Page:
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Semin Vasc Surg. 1999 Jun;12(2):96-108.

Intermittent claudication: a condition with underrated risks.

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Department of Vascular Surgery, St George's Hospital Medical School, London, England, United Kingdom.


Intermittent claudication (IC) is a symptom of peripheral arterial occlusive disease (PAOD); it is subjective and therefore difficult to measure reliably. Both the WHO/Rose Questionnaire and the Edinburgh Questionnaire have been used widely, but they have a low sensitivity and therefore underestimate the true prevalence of IC. The addition of a clinical examination does not necessarily eliminate errors found on questionnaires alone. The single most important part of the physical examination to confirm a diagnosis of IC is the palpation of the patient's peripheral pulses, which alone appears to be more sensitive, but less specific, than the questionnaires. The most useful noninvasive test is the ankle-brachial pressure index (ABPI), and it has been suggested that a resting ABPI of 0.9 is up to 95% sensitive in detecting angiogram-positive disease, and almost 100% specific in identifying apparently healthy individuals. An ABPI of 0.9 or less is believed to be associated with 50% or greater vessel stenosis. The incidence of IC varies depending on the methodology used to define it, but there is a general pattern of a gradual increase in incidence up to the age of at least 70 years. For a chronic disease, the prevalence is a more relevant indicator of how common it is. The prevalence of IC is 3% to 6% in men aged 60 years and increases with age. The prevalence of asymptomatic PAOD may be as high as 20% in the adult population, using noninvasive testing. This is important because, as will be seen in later articles, PAOD, whether symptomatic or asymptomatic, is a serious risk factor for cardiovascular morbidity and mortality.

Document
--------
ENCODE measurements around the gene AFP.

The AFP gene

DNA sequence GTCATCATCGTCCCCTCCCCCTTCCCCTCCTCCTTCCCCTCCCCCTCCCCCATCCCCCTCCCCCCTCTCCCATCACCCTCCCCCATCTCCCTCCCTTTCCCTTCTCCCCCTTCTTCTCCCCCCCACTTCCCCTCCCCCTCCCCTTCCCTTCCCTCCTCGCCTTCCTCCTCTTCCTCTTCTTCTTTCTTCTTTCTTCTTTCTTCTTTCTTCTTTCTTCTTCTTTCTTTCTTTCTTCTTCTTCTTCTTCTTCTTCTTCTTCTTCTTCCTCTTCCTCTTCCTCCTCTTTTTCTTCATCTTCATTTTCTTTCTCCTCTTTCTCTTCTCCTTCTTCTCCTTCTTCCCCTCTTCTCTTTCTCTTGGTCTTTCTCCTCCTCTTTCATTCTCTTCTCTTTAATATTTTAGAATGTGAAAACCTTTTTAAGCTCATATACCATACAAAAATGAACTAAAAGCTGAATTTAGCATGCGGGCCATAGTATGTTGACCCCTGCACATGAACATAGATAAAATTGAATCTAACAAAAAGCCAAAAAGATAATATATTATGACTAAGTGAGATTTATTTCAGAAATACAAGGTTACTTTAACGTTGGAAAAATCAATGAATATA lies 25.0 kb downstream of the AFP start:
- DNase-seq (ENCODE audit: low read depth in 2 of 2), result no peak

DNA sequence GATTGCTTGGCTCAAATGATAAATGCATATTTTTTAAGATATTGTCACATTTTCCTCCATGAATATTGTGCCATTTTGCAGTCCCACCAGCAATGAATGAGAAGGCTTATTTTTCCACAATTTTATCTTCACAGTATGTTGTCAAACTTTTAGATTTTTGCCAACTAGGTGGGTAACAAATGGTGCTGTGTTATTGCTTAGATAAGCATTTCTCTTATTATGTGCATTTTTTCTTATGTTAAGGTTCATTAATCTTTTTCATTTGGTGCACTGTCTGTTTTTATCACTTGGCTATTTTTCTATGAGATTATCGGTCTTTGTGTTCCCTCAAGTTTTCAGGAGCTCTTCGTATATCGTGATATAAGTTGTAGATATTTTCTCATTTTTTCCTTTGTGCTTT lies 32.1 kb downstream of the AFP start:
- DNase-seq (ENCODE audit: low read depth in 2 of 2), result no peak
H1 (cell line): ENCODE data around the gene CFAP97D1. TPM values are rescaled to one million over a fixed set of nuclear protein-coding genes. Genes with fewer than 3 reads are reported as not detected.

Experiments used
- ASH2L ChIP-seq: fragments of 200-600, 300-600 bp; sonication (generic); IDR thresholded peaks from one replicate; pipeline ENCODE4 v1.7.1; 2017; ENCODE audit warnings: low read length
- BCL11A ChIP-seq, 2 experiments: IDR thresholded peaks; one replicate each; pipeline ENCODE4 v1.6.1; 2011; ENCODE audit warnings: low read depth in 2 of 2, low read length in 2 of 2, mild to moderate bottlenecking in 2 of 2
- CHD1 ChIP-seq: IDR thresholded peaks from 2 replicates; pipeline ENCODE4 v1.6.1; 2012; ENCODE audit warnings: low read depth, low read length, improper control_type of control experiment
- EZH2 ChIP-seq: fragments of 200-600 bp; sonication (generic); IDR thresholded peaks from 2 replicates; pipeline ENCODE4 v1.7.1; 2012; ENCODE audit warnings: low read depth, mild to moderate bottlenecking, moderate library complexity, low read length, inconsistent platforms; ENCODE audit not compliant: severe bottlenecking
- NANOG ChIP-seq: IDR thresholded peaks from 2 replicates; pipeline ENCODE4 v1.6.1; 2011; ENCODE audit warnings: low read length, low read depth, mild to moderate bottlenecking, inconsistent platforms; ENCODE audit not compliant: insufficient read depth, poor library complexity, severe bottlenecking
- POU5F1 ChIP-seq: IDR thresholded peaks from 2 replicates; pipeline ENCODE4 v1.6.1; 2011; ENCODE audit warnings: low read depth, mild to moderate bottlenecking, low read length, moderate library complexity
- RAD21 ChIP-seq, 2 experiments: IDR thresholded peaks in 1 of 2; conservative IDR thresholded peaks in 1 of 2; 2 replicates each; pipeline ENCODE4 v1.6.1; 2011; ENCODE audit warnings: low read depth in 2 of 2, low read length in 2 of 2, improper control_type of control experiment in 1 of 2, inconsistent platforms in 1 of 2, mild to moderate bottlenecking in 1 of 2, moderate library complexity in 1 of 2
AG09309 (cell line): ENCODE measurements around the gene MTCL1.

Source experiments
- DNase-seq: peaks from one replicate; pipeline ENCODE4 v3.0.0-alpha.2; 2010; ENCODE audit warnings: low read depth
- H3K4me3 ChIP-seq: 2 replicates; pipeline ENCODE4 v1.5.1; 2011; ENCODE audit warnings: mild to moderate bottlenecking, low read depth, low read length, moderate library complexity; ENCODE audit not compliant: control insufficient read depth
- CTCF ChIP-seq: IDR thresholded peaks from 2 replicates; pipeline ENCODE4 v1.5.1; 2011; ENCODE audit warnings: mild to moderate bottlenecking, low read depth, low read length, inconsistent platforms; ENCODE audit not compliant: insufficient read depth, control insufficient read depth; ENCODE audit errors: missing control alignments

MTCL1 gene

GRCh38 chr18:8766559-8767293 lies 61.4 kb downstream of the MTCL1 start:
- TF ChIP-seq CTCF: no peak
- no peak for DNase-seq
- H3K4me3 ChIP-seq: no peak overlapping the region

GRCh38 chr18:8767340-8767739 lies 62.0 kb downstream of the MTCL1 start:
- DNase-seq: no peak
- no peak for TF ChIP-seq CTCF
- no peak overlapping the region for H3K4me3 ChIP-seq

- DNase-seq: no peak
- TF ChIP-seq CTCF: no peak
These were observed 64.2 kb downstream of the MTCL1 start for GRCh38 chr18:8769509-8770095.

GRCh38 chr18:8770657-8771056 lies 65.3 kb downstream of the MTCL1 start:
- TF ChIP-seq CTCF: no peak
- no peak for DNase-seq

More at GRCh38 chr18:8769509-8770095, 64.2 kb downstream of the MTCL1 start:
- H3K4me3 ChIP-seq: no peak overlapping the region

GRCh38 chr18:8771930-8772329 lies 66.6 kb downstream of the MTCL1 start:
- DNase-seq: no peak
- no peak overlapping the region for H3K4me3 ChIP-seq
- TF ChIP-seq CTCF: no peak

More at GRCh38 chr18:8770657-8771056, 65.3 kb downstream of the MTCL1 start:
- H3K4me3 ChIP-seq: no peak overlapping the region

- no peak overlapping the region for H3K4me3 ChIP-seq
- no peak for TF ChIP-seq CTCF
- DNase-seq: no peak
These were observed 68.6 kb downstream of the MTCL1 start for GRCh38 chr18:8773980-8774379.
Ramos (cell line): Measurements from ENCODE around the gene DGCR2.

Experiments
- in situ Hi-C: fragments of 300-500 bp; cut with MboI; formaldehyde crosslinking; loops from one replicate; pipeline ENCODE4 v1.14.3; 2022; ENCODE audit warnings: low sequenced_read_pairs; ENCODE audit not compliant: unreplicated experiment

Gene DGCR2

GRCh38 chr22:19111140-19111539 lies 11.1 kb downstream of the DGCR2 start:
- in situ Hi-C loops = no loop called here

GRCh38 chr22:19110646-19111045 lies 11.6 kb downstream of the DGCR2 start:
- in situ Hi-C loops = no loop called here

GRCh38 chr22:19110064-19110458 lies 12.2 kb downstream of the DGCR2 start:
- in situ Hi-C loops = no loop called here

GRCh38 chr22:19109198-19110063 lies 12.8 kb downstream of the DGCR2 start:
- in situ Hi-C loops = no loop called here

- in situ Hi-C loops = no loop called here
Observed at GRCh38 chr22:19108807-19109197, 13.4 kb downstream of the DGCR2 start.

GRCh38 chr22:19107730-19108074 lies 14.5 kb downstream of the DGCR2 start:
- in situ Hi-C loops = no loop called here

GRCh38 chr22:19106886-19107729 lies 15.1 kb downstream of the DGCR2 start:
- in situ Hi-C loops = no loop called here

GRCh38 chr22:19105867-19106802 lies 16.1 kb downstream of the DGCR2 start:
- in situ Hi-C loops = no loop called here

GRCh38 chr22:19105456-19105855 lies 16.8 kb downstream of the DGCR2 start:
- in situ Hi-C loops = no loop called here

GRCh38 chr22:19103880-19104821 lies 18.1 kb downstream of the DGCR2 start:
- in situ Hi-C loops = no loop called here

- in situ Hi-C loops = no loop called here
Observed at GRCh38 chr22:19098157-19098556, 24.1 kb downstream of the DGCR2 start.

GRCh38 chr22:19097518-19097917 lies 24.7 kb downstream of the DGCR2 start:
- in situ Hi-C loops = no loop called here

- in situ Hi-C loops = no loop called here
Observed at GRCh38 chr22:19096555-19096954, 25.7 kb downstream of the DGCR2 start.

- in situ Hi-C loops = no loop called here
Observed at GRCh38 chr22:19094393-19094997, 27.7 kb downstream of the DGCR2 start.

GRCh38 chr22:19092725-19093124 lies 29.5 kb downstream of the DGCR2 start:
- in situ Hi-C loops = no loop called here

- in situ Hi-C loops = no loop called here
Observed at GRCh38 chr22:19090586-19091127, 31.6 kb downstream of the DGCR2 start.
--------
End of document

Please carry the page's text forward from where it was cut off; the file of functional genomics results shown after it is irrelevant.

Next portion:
[Indexed for MEDLINE]

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